Final Round Follies, Properly Insured: The Travelers Championship

Incoherent Ramblings and Musings from The Traveler’s Championship….

My home state of Connecticut has held a PGA event since 1952.  It’s current name is The Traveler’s Championship, sponsored by an insurance company–rightly so considering the insurance capital of the world, Hartford, is a mere 10-15 minutes away.

Wouldn’t it be nice to be known as a different kind of capital?  The beer capital!  The beautiful woman capital or more importantly the chocolate capital—instead Hartford gets the insurance capital!  Insurance — something most people never use and hate to spend money on — great!  That’s Connecticut for ya.

My mother (an insurance broker — groan) had two corporate row tickets for Sunday’s final round.  I’m quite certain that not much golf is watched on corporate row.  Free food and alcohol plus the air-conditioned comfort of the corporate tents negate the urgency of the on-course action.

The 18th at TPC at River Highlands: another summer Sunday, another PGA Tour finish

My mother, bless her heart, wanted to make sure she saw Camilo Villegas (more on him later) and Bubba Watson (“You’re welcome”) come up the 18th hole.  When I commented to my mother and her insurance companion about their seats’ location—with no view of the golf course, I was greeted with “There’s golf going on today?”  ‘Nuff said.

“They” say that if you want to see a golf tournament then watch it on TV because you won’t see it if you go in person.  Very true, as logistically it’s impossible to see every pertinent shot that affects the outcome of a golf tournament.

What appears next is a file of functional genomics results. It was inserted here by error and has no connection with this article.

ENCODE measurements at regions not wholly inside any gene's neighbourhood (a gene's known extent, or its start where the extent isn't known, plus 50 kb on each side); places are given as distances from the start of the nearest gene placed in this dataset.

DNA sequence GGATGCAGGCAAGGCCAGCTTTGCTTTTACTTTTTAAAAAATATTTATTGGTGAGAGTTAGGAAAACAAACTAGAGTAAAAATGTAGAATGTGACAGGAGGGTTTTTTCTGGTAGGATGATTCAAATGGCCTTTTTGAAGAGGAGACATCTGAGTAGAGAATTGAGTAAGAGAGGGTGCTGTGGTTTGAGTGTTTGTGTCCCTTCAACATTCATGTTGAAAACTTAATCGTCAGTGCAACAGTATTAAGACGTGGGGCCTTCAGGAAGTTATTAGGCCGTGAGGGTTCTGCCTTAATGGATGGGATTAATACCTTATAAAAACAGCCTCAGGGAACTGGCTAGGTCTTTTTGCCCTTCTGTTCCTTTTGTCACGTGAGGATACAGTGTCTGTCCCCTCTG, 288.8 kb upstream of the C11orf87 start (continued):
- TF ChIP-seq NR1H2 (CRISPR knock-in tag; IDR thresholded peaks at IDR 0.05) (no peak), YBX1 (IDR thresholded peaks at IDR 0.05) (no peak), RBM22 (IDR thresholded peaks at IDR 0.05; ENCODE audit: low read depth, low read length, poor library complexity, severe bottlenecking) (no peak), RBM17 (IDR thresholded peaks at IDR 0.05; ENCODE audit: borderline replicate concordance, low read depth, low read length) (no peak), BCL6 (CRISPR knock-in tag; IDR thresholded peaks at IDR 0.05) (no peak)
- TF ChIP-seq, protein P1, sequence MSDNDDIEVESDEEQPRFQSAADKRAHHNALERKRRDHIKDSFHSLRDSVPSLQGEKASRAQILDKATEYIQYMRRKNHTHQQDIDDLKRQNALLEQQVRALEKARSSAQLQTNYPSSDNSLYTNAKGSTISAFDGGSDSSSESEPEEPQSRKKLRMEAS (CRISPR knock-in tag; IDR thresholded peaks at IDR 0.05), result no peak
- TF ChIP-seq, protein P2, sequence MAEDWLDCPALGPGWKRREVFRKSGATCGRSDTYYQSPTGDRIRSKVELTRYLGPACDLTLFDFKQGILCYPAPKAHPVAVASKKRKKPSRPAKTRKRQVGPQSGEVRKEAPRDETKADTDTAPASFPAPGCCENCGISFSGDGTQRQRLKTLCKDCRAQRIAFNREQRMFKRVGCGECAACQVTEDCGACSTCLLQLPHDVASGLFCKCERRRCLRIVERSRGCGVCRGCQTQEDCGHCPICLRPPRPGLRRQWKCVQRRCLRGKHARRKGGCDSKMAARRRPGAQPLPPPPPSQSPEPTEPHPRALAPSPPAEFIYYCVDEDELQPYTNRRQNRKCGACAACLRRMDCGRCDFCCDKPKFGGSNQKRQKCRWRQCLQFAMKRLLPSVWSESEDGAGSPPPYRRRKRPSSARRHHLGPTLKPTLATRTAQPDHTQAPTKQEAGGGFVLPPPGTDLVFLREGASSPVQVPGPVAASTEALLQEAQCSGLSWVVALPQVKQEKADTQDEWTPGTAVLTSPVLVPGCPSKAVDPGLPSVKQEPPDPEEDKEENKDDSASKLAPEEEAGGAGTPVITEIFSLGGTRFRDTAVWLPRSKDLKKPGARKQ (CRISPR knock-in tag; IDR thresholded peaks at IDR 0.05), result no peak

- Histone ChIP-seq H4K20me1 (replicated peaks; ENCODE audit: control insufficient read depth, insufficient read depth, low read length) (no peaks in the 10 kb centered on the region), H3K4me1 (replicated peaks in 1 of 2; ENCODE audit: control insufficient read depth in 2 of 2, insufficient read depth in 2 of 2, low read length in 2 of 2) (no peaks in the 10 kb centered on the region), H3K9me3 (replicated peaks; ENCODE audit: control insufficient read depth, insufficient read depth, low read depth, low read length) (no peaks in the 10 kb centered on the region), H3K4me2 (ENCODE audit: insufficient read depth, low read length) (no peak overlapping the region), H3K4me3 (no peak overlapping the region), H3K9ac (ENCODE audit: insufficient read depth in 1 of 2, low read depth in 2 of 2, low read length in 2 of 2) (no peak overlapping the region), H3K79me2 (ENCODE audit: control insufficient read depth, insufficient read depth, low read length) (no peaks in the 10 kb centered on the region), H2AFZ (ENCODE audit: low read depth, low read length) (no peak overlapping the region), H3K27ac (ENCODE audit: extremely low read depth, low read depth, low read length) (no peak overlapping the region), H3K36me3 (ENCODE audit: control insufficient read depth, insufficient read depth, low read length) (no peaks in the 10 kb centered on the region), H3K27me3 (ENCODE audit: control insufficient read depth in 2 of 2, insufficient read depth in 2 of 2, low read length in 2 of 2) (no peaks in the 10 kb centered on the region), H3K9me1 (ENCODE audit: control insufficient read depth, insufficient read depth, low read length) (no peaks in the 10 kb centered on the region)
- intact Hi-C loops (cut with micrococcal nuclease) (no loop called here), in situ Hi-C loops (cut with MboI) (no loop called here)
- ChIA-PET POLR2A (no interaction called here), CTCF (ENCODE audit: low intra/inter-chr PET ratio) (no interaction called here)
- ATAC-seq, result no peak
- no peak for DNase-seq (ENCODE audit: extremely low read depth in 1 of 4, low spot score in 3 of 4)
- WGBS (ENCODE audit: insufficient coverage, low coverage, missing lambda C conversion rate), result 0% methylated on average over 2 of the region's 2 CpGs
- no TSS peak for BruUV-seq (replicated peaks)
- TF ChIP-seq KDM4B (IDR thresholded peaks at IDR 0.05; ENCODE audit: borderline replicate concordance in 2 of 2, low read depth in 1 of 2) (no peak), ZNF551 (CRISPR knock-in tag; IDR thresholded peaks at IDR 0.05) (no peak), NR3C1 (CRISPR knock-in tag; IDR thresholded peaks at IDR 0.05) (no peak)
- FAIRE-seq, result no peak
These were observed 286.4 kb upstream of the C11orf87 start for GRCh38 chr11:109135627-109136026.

I like to go to professional golf tournaments for a different reason — seeing the players close up. Not the canned TV coverage where there’s two shots per 15 minutes, with 10 minutes of walking and 5 minutes of commercials.

A quick stop at the range was highlighted by Padraig Harrington’s normal end routine of Happy Gilmoring a few drives.

It’s amazing to watch the best golfers in the world hit the sweet spot every time with grooved swings.  It’s also nice to see them acting like mere mortal hacks.

Looking every bit like a Golf Channel Junkie (NC2A) after watching a late night infomercial and purchasing the latest training aid that will solve his ailments, Stuart Appleby (he of the rare 59 in competition to win the Greenbrier in 2010) was hitting golf balls wearing some contraption wrapped around his knees.  Even the best in the word struggle to find it some days.

Scuttling back and forth between the corporate tent and the 18th fairway (once venturing out around behind the par 3 16th hole and parking once at the 17th fairway) I wanted to try to see as many golfers as possible in between chugs of Heineken, bits of fruit salad, pulled pork, meatball parmesan, chicken, and Ben & Jerry’s ice cream bars (with one Margarita mixed in somewhere).